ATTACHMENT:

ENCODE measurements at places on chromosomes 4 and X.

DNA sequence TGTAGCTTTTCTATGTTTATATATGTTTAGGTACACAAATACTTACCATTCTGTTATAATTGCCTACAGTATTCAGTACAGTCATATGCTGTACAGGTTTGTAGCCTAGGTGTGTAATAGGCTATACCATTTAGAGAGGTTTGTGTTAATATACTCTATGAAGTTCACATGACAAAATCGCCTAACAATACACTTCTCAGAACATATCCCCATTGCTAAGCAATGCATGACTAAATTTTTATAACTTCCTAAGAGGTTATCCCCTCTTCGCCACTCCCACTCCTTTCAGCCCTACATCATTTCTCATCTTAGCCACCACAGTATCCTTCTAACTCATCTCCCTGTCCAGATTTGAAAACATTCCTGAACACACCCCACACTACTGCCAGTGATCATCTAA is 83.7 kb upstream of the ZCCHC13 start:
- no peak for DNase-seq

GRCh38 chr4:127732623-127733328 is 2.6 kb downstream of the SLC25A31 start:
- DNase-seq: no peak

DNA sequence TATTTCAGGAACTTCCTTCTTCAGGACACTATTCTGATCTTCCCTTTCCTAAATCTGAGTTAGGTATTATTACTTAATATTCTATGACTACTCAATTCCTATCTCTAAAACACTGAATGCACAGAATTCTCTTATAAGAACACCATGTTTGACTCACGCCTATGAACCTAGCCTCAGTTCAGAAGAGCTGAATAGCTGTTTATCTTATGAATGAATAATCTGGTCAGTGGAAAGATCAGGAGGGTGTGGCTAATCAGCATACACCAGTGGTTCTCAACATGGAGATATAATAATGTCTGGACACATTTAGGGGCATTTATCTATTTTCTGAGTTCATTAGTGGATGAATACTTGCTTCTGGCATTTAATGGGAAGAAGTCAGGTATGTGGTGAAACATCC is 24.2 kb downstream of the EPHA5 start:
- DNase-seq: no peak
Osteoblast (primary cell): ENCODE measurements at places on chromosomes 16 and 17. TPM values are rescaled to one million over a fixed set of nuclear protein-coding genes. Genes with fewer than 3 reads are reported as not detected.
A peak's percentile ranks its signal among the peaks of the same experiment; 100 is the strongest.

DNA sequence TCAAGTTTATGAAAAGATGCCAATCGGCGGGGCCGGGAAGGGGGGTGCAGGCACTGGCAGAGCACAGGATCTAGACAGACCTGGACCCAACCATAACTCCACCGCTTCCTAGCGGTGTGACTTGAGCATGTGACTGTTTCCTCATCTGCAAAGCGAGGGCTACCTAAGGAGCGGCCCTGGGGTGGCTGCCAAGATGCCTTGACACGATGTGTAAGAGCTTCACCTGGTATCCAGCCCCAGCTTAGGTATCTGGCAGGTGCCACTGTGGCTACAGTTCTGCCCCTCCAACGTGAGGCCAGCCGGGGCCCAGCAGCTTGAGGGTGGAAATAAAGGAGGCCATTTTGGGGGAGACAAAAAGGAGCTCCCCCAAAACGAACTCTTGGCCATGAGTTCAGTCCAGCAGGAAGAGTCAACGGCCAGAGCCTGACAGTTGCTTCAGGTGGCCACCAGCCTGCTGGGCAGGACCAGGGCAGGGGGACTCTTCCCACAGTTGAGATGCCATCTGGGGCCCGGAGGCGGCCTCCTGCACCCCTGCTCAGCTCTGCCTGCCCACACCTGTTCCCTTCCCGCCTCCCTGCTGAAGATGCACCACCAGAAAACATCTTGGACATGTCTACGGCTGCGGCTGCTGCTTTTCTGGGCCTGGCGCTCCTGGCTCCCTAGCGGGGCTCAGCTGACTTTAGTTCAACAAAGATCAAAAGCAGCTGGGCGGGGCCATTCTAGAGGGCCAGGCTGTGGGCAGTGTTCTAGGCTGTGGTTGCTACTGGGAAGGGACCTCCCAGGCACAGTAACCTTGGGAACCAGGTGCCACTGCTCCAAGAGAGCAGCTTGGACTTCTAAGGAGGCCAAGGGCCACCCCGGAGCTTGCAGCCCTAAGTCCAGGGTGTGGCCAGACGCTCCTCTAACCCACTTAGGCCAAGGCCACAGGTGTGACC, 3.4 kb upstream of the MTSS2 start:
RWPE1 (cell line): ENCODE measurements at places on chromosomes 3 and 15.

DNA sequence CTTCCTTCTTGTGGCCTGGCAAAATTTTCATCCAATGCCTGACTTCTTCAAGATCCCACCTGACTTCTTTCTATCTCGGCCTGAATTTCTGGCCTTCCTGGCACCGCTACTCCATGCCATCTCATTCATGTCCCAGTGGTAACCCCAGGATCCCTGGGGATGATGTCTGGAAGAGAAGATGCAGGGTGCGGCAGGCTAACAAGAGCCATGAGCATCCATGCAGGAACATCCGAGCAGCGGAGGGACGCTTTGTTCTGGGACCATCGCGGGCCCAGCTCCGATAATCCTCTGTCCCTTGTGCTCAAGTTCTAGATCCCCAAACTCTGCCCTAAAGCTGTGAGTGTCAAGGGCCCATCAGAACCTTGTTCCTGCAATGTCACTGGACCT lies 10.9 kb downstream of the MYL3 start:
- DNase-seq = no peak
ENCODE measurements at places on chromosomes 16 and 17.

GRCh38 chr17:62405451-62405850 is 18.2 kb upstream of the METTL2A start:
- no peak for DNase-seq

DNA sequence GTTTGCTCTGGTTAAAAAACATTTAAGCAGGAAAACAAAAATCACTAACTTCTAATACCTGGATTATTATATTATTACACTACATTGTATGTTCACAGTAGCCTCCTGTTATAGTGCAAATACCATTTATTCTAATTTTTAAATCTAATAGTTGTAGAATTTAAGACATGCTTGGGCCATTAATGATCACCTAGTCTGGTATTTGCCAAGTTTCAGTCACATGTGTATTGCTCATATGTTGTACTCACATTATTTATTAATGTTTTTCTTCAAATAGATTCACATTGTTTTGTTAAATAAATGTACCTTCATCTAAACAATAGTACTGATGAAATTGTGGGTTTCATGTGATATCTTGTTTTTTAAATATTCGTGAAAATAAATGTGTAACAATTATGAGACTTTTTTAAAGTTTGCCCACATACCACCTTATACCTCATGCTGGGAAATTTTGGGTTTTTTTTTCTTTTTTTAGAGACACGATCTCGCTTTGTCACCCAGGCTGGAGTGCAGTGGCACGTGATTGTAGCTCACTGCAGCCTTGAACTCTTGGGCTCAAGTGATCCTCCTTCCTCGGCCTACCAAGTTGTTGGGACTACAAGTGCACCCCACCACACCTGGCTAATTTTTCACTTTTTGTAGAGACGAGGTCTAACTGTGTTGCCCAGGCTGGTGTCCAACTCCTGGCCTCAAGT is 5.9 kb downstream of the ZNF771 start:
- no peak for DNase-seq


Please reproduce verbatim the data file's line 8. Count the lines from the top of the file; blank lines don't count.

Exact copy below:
Osteoblast (primary cell): ENCODE measurements at places on chromosomes 16 and 17. TPM values are rescaled to one million over a fixed set of nuclear protein-coding genes. Genes with fewer than 3 reads are reported as not detected.